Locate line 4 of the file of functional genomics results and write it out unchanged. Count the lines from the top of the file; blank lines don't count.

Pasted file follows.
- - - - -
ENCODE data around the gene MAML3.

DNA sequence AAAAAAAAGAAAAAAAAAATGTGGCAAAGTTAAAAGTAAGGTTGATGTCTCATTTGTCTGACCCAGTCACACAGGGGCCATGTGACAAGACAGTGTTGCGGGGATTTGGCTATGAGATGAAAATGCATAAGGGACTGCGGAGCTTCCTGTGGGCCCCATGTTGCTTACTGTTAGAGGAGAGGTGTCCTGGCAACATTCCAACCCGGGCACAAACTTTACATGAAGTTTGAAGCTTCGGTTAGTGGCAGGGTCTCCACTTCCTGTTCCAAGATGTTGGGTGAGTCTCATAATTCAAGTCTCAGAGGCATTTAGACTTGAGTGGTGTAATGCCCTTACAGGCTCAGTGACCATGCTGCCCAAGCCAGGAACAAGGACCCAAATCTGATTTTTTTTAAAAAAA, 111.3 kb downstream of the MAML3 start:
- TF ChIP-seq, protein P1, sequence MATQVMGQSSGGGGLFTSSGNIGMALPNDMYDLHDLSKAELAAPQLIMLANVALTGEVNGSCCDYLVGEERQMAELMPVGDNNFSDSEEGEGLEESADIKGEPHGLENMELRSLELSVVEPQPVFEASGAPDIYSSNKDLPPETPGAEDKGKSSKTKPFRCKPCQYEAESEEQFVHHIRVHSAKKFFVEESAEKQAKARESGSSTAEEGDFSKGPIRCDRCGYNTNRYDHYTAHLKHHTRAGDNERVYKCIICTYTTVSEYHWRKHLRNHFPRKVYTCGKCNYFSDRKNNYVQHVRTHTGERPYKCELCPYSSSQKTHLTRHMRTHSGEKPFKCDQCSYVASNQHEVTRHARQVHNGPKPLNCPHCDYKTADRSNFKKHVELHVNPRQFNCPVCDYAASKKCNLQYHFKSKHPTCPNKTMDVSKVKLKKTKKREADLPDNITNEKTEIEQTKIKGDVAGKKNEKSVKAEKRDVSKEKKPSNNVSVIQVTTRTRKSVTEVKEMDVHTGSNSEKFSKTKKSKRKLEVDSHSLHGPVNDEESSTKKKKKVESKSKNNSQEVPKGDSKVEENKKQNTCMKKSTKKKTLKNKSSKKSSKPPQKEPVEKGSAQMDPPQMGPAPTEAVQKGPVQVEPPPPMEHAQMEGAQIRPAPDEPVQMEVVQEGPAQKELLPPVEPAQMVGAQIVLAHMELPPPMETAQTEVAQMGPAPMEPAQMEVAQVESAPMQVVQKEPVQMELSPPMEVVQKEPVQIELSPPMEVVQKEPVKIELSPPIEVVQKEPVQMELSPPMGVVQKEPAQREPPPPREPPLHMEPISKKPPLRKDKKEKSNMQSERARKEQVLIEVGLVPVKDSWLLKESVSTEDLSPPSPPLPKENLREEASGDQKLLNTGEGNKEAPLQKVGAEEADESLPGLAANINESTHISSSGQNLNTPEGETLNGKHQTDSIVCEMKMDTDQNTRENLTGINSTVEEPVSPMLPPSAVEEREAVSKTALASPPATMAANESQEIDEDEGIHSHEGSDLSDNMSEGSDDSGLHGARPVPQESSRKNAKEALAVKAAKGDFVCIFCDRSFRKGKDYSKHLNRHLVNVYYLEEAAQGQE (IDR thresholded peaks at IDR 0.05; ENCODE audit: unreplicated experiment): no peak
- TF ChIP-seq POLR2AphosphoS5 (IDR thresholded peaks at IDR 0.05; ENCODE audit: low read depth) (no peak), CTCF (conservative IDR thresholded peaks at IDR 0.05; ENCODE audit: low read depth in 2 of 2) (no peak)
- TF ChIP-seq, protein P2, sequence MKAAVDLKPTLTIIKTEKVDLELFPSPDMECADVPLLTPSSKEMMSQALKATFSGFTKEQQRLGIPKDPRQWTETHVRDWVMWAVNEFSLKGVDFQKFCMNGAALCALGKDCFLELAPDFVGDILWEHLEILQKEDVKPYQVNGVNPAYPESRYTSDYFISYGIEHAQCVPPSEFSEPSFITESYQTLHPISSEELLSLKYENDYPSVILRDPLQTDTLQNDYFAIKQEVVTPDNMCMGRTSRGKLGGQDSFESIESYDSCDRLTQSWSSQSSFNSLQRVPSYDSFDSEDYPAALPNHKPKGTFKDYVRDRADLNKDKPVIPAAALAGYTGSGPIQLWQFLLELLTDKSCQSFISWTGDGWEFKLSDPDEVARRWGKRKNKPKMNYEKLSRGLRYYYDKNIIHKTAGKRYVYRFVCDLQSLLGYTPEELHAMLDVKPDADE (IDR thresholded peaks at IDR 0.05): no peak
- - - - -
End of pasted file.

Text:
- TF ChIP-seq POLR2AphosphoS5 (IDR thresholded peaks at IDR 0.05; ENCODE audit: low read depth) (no peak), CTCF (conservative IDR thresholded peaks at IDR 0.05; ENCODE audit: low read depth in 2 of 2) (no peak)